http://www.duttonvocalion.co.uk/proddetail.asp?prod=CDLX7222

Offline vandermolen

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Re: David Matthews(1943-)
« Reply #32 on: February 04, 2009, 02:53:14 AM »
The splendid British symphonist David Matthew's Symphonies Nos. 1, 3 and 5 are scheduled for imminent release by that marvellously enterprising label Dutton.

http://www.duttonvocalion.co.uk/proddetail.asp?prod=CDLX7222

What are they like Colin?
"Courage is going from failure to failure without losing enthusiasm" (Churchill).

'The test of a work of art is, in the end, our affection for it, not our ability to explain why it is good' (Stanley Kubrick).

Offline Dundonnell

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Re: David Matthews(1943-)
« Reply #33 on: February 04, 2009, 06:09:56 AM »
What are they like Colin?

Ah...that's a hard question to answer since I have not heard any Matthews symphony other than No.4. 'Tough tonal" would probably be the best answer ;D

No.6 got a really excellent review after it was performed at the Proms. It quotes RVW if I recall.

There is more info at www.david-matthews.co.uk


Offline vandermolen

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Re: David Matthews(1943-)
« Reply #34 on: February 05, 2009, 01:38:42 AM »
Ah...that's a hard question to answer since I have not heard any Matthews symphony other than No.4. 'Tough tonal" would probably be the best answer ;D

No.6 got a really excellent review after it was performed at the Proms. It quotes RVW if I recall.

There is more info at www.david-matthews.co.uk



Thanks Colin. I like the brief extract that plays when you open the website. Is his music similar to that of any other composers?
"Courage is going from failure to failure without losing enthusiasm" (Churchill).

'The test of a work of art is, in the end, our affection for it, not our ability to explain why it is good' (Stanley Kubrick).

Online not edward

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Re: David Matthews(1943-)
« Reply #35 on: February 06, 2009, 02:46:57 PM »
I'd say he's somewhere in the Britten-Tippett continuum, but not as cranky as St. Augustine or Tippett's 4th.
"I don't at all mind actively disliking a piece of contemporary music, but in order to feel happy about it I must consciously understand why I dislike it. Otherwise it remains in my mind as unfinished business."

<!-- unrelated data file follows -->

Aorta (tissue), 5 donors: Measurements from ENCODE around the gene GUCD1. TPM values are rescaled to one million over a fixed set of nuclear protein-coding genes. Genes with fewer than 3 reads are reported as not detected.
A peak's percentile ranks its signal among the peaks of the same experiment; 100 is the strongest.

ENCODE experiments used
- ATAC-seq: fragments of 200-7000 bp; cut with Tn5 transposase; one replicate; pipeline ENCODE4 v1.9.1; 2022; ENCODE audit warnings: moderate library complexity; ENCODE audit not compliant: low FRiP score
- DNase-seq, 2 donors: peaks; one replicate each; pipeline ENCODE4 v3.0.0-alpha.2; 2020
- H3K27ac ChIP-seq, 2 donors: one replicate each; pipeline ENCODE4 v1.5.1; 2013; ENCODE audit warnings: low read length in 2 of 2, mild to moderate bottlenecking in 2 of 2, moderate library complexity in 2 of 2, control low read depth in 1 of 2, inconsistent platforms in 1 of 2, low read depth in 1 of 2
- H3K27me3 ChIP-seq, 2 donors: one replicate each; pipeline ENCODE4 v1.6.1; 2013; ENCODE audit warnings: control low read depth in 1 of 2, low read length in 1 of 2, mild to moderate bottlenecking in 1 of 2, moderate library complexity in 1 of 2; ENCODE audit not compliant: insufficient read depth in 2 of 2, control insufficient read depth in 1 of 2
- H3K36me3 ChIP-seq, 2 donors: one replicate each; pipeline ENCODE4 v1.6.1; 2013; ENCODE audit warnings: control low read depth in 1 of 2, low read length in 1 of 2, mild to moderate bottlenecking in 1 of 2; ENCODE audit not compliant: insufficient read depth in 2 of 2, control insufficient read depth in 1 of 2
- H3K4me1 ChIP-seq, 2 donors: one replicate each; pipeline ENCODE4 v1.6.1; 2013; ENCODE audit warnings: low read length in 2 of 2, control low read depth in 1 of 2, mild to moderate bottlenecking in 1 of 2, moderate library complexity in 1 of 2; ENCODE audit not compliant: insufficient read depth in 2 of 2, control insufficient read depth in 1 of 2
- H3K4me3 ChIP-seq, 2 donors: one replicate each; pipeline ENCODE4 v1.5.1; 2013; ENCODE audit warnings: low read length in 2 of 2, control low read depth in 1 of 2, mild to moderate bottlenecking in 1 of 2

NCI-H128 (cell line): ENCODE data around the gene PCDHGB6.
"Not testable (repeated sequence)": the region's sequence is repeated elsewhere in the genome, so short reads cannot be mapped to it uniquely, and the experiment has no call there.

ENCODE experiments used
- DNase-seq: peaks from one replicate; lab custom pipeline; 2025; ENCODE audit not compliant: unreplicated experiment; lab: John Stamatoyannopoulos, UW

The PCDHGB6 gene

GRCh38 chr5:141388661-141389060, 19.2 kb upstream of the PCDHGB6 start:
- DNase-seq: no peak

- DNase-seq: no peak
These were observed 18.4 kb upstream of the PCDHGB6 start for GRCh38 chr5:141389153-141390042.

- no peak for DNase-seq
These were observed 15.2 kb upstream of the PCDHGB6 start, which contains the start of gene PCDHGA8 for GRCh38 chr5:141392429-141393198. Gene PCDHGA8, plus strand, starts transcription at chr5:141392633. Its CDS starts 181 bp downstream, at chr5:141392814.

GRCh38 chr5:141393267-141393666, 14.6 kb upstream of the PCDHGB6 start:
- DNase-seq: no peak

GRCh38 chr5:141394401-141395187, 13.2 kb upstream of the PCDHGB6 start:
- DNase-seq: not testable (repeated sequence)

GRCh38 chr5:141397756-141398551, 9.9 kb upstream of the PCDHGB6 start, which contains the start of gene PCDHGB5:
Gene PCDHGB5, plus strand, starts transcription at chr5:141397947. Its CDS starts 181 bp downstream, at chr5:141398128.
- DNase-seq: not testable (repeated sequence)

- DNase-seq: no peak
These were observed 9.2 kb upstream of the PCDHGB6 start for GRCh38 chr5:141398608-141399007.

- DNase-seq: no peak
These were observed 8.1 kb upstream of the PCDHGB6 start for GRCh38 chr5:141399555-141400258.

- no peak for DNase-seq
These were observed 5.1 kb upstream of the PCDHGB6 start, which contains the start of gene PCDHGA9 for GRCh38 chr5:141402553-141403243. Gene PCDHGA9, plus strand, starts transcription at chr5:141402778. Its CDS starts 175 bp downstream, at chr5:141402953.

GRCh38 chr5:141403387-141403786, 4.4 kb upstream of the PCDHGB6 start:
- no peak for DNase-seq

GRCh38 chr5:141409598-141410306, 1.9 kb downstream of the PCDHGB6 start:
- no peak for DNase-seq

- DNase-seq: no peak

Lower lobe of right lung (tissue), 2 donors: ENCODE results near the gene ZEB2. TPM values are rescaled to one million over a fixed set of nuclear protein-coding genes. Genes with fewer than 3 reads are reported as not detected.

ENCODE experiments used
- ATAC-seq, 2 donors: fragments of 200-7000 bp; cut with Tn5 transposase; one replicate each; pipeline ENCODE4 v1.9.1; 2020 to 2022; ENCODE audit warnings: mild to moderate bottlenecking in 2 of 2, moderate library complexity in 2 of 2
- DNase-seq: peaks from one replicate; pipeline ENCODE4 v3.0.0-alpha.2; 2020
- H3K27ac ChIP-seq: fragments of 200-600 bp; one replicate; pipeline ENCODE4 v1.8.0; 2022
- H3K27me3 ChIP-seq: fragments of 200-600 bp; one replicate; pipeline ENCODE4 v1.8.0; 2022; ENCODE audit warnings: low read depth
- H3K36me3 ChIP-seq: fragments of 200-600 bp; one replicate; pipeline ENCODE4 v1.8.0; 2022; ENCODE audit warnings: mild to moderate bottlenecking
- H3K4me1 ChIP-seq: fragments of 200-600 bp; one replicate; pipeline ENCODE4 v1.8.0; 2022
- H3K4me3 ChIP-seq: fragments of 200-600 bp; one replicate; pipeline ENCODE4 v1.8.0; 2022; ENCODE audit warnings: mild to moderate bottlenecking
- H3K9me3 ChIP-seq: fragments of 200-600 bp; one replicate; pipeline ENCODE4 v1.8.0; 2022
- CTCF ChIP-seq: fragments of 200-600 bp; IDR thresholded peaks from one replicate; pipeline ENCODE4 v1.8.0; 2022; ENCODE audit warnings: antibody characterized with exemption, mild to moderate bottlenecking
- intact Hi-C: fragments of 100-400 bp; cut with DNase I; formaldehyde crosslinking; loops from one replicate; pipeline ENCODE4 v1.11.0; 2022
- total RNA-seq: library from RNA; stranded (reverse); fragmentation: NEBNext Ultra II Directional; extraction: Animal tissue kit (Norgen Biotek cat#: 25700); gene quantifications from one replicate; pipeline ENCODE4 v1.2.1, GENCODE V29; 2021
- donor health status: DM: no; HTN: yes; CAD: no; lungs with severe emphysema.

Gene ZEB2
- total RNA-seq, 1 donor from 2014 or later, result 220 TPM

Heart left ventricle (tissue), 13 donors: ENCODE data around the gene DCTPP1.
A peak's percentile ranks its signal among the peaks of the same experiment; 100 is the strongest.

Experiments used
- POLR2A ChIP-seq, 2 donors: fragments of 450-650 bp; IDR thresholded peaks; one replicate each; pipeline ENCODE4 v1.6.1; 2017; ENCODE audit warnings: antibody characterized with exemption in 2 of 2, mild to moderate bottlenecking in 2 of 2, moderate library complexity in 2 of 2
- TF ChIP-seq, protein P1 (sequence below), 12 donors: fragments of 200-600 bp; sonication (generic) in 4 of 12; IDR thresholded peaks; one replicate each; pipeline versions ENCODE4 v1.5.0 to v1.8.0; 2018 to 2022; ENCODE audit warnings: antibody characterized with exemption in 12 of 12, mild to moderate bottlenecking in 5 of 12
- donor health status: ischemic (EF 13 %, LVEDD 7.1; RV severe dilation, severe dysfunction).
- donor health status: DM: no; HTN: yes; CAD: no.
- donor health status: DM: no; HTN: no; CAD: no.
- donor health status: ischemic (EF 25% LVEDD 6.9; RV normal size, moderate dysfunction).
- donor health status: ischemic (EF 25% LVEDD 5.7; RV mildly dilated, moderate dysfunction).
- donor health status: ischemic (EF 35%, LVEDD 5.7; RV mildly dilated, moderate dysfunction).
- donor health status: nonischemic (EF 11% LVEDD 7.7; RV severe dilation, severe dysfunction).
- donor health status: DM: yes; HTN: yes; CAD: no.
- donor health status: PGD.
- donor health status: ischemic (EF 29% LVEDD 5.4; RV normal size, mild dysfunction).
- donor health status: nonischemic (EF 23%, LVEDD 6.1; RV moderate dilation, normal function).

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Offline Dundonnell

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Re: David Matthews(1943-)
« Reply #36 on: February 06, 2009, 03:23:29 PM »
I'd say he's somewhere in the Britten-Tippett continuum, but not as cranky as St. Augustine or Tippett's 4th.

Suspecting that vandermolen is perhaps not the greatest fan of either Britten or Tippett ;D I was trying to think of any other composers to whom I could compare Matthews :)

You are of course quite right in what you say- although I certainly would not want to play down the lyricism present in the music and certainly very evident in the Cello concerto and 'A Vision and a Journey'(both of which I was listening to earlier on the new Chandos cd). I haven't yet heard the 6th Symphony-the one with the RVW quotation.

Offline vandermolen

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Re: David Matthews(1943-)
« Reply #37 on: March 05, 2009, 03:01:43 PM »
Suspecting that vandermolen is perhaps not the greatest fan of either Britten or Tippett ;D I was trying to think of any other composers to whom I could compare Matthews :)

You are of course quite right in what you say- although I certainly would not want to play down the lyricism present in the music and certainly very evident in the Cello concerto and 'A Vision and a Journey'(both of which I was listening to earlier on the new Chandos cd). I haven't yet heard the 6th Symphony-the one with the RVW quotation.

Actually I quite like the Tippett of the Concerto for Double String Orchestra and the first two symphonies. I have listened to the David Matthews Dutton CD with symphonies 1, 3 and 5 on. I was a little disappointed with the first two, on first hearing, but No 5 I liked. I'm sure that I will like them better with repeated listens.
"Courage is going from failure to failure without losing enthusiasm" (Churchill).

'The test of a work of art is, in the end, our affection for it, not our ability to explain why it is good' (Stanley Kubrick).

Offline Dundonnell

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Re: David Matthews(1943-)
« Reply #38 on: March 05, 2009, 06:38:48 PM »
Once again you are ahead of me! Although Presto have now sent me the Butterworth and the Arnell/Pitfield/Creich cds the Matthews has not yet arrived. I have not yet had time to listen to either of the Dutton-still working my way through a large backlog of new discs-but will do so, hopefully, tomorrow(today).

Offline vandermolen

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Re: David Matthews(1943-)
« Reply #39 on: March 07, 2009, 07:03:57 AM »
Once again you are ahead of me! Although Presto have now sent me the Butterworth and the Arnell/Pitfield/Creich cds the Matthews has not yet arrived. I have not yet had time to listen to either of the Dutton-still working my way through a large backlog of new discs-but will do so, hopefully, tomorrow(today).

Colin,

I look forward to hearing what you think of the Matthews and the Arnell in particular.
"Courage is going from failure to failure without losing enthusiasm" (Churchill).

'The test of a work of art is, in the end, our affection for it, not our ability to explain why it is good' (Stanley Kubrick).